Category Archives: SKEPTICISM

Mmm, smells like scorched earth!

So, there’s a bit of drama going on in atheist circles dubbed “gelatogate.” The Angry Astronomer has a decent, and not very angry, explanation of the deal on his blog; but in brief, here’s the deal:

Christian local businessman pops over to the annual free “Skepticon” conference to see what’s going on. Thinking, understandably so, that it might be all about skepticism on UFOs and ghosts and whatnot (which it somewhat is), he’s treated to a few minutes of Sam Singleton’s parody act of a holy-roller revivalist sermon, not promoting gettin’ saved, but parodying religion and promoting skeptical atheism — and the crowd participating in the parody by, not yelling “amen!,” but rather “goddam!”

So, said Christian businessman runs over to his neighboring gelato and smoothie business and posts a sign reading:

“Skepticon is not welcomed to my Christian business,

where it remains for anywhere between 10 minutes (he says) and two hours (others say), possibly violating the Civil Rights Act of 1964. The near immediate result? Atheists with access to the Intertubes (purt near ev’rybody), went apoplectic and completely decimated his online rankings on such social media services as Urbanspoon, Yelp, and Google reviews. I mean, decimated. (Although, will taking a store’s ranking down to 1 star, or 5%, or whatever on one of these, really harm a business? Especially in a town that’s not very social media savvy? Meh, doubt it. But it’s still something that would make a struggling businessperson’s stomach turn to water.)

So, he posted an notpology on his Web page: a very thinly veiled “please lay off, m’kay?!” apology. After that made the rounds of critical mockery, he posted an extensive and reasonably sincere-sounding apology over on Reddit, where his infamy across the world was begat. Some atheism/skepticism bigwigs and muckymucks accepted the apology. Others did not. Boy-howdy, did they not. And this is where my opinions on the matter begin….

As this drama played out, plot twist by plot twist, my own views changed somewhat with each new development.

  • Posted the sign: I freaked-the-flip out.
  • I learned he posted it after watching some undeniably inflammatory and reverse-offensive Sam Singleton: I nodded my head sagely and with tee-pee’ed fingers murmuring, “Indeed. Quite understandable, wot!”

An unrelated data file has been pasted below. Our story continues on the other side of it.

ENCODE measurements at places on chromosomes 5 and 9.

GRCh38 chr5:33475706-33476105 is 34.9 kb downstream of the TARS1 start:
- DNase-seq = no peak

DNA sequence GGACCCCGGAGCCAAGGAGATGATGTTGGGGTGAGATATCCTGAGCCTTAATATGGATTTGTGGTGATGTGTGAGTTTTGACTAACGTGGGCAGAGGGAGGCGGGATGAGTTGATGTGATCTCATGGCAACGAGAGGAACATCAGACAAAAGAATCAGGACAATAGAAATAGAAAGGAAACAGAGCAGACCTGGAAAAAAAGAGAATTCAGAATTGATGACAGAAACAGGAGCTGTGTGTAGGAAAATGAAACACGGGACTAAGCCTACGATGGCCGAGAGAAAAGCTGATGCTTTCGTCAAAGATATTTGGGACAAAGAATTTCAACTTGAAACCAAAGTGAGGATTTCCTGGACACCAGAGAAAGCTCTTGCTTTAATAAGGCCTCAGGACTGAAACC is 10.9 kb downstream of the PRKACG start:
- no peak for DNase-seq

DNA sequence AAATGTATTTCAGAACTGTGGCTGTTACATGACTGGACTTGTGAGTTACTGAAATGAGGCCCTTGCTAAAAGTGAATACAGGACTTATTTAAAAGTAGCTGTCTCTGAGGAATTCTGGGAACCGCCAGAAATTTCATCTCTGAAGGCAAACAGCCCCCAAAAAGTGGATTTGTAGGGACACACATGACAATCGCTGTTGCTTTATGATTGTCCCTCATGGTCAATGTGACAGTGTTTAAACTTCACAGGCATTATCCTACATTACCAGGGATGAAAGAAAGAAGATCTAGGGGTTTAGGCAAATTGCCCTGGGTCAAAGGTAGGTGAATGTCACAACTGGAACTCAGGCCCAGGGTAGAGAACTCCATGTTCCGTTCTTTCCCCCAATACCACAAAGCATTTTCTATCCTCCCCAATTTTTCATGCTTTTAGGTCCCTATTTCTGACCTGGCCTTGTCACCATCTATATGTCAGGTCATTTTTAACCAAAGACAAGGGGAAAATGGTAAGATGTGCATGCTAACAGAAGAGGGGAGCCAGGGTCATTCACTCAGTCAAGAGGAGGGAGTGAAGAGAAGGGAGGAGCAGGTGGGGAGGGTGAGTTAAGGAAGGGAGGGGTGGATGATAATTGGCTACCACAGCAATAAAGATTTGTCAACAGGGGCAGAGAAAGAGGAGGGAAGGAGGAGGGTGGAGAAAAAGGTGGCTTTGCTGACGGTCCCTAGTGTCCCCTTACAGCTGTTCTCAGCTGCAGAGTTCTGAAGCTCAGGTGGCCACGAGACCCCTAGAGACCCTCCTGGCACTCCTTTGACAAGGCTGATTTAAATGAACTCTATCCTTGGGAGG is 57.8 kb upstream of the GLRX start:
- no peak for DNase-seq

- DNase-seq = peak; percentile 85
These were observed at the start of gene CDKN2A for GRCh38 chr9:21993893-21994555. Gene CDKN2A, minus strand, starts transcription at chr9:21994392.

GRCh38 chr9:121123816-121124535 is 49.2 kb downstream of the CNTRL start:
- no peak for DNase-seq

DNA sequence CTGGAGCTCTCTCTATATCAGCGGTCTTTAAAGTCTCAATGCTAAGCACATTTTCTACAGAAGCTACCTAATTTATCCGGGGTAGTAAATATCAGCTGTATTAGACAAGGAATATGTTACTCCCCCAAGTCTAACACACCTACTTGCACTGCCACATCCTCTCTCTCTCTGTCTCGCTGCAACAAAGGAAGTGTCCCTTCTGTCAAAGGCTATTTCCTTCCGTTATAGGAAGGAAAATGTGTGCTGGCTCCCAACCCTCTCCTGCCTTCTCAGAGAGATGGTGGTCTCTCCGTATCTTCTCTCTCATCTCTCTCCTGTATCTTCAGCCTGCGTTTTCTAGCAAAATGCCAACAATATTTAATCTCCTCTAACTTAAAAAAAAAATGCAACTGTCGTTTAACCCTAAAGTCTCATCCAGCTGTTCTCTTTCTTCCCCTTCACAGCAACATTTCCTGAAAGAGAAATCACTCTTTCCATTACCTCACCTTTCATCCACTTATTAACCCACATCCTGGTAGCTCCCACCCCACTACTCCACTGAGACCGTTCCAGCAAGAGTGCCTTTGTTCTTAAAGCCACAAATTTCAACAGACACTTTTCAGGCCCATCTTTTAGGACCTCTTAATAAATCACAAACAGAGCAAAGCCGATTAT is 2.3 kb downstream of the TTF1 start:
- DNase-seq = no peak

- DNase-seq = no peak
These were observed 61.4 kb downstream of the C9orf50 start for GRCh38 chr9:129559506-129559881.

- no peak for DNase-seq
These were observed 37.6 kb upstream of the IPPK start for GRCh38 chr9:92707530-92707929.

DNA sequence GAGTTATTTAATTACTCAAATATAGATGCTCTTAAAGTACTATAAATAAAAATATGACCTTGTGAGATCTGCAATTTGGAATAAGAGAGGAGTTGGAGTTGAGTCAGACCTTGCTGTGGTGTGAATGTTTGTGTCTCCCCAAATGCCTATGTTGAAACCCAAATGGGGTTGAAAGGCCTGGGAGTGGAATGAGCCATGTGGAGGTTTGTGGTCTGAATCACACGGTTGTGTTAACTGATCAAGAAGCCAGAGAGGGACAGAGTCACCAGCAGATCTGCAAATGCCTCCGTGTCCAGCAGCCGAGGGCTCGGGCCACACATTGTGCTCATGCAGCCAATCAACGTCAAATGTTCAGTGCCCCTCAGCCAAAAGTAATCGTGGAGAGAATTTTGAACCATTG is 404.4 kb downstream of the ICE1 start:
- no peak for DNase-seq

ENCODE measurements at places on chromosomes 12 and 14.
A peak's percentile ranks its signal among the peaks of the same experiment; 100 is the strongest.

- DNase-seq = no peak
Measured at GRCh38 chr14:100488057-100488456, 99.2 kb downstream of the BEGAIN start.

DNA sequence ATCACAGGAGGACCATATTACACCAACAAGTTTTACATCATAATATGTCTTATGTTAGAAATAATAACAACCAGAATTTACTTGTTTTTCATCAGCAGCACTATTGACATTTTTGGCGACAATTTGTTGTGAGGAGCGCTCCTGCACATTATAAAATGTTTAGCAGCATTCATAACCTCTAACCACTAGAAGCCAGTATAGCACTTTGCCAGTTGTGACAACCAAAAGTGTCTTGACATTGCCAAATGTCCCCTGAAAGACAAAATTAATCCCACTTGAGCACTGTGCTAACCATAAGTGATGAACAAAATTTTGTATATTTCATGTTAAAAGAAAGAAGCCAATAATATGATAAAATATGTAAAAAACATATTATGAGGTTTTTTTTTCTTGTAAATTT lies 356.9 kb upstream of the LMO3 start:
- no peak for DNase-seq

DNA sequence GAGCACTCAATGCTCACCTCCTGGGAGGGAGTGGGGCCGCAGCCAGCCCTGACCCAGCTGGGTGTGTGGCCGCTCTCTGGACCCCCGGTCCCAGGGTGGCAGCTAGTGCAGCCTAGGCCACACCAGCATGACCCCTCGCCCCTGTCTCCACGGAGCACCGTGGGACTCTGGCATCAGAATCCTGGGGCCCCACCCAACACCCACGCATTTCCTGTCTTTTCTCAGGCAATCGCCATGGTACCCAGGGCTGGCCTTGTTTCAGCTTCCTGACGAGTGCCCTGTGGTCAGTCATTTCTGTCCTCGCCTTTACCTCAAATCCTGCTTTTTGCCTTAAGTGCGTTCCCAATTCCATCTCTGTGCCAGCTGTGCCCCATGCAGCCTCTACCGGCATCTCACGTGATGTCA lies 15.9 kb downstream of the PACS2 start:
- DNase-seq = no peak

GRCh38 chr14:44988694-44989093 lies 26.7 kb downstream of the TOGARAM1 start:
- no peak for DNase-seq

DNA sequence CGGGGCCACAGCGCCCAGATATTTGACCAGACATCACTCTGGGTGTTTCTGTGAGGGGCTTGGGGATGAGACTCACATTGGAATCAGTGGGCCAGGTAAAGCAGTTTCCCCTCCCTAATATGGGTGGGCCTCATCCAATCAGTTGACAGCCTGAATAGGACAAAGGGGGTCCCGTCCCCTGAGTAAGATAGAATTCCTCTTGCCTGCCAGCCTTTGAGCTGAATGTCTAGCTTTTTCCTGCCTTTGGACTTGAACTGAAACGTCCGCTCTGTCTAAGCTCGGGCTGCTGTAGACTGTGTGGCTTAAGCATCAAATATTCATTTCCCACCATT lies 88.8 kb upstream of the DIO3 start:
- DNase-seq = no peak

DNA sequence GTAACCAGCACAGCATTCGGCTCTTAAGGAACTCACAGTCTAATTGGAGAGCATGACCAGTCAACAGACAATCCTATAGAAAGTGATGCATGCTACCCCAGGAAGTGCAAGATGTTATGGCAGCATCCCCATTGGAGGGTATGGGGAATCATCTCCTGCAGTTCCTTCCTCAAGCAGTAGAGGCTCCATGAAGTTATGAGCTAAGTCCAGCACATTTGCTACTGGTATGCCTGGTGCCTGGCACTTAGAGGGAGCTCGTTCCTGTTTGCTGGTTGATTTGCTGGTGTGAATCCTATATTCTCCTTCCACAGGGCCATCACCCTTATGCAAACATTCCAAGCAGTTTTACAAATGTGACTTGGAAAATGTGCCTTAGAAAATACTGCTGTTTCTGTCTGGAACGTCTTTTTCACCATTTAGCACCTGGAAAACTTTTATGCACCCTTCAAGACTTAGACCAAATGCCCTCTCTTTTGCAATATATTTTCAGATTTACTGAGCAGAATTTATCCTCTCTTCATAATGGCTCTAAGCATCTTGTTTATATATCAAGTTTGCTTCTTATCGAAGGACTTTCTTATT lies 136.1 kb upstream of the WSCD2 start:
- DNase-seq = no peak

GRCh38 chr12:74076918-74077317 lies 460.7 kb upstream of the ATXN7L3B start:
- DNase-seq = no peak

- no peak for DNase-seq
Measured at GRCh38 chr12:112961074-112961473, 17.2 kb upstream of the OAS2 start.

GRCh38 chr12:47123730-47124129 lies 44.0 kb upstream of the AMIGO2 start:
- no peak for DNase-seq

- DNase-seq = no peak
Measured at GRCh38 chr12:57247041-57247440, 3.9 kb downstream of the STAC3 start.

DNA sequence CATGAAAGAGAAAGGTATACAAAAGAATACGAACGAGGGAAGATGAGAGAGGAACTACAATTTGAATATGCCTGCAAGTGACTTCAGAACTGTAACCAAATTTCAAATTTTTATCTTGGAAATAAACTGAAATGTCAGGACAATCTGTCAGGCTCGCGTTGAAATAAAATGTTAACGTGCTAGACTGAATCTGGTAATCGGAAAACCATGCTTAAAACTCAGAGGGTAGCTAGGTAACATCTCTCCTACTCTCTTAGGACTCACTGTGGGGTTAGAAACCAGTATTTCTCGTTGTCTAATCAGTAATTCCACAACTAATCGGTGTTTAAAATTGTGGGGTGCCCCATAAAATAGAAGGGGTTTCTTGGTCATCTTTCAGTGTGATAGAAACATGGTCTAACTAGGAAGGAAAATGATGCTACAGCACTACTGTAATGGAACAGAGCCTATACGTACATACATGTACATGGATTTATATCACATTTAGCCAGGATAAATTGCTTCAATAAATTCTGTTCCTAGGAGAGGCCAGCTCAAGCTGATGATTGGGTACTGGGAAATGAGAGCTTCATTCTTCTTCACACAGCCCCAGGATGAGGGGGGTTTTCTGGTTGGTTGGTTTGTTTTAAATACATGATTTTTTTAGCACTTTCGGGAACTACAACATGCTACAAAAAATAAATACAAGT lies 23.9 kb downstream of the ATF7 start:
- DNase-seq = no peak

• The notpology: “OMG hes such a lyingjerk!!1!”
  • The full apology: “Ah, good show, old bean!”
  • JT Eberhard’s non-acceptance: “Yeah! Totally! We ride!… whoa… wait a second… Really?”

See, JT Eberhard’s a quickly-growing muckymuck of atheism in his own right. He’s the driving force for the first three years of Skepticon and is a very vocal opponent, and mockerizer, of religion. And nearly all the time I agree with nearly everything he posts (although, I find his frequent use of profanity completely unnecessary and juvanile… but whatchya gonna do). Yet, I’ve decided that in this late stage of this already getting old issue, his approach (the first “non-acceptance” post linked above, and his ironically-titled follow-up: “We Have No Choice But To Invade Gelato Mio” is wrong and likely do to far more harm than good. (But FSM help the person who tries to suggest JT might be wrong about something, unless you already happen to be in his inner-circle of friends. You take your metaphorical life in your hands. But, here goes….)

There is a time and a place and a need for bulldog firebrands. And, in JT’s day job, I rather think his style of take-no-prisoners scorched-earth approach is necessary! As he’s “a campus organizer and high school specialist with the Secular Student Alliance,” I believe he has to work on a daily basis dealing with some absolutely terrible bigotry from people in positions of unquestioned authority toward kids who have little to no defense against the religious intolerance they face. He has to defend students’ rights, legal and ethical, to express their beliefs and even form legally-allowed student clubs and associations which are constantly under attack from school administrators. Atheist students, especially those still in the closet and in much need of vocal and voracious support, need people like JT and his “give no quarter” single-mindedness. And I celebrate him for it!

But, there’s also a need, and a time and a place, for choosing one’s battles, deciding when discretion is the better part of valor, and allowing the “enemy” to slink away with a noggin-bump, instead of nuking them from orbit and then salting the earth for good measure. Yes yes, I know, JT’s actual demands are:

“Tell me bigotry is unacceptable.  Tell me offense is not the same as breathing life into prejudice.  Tell me that punishing somebody for disagreeing with you or thinking your beliefs are silly is immoral.  And tell me you will make a donation that will actually help make the world a better place rather than inviting us to patronize your business for an insignificant discount.”

…and they’re not unreasonable demands, really. (Well, there’s valid debate over whether demanding a struggling small business owner [who is likely in great debt and probably not even paying himself a wage — if the average situation of small business owners is applicable in this guy’s case] make a large personal donation is unreasonable or not. Although, I can see how that 10% discount the guy’s offering might be seen as patronizing and a cynical ploy to simply help his business.)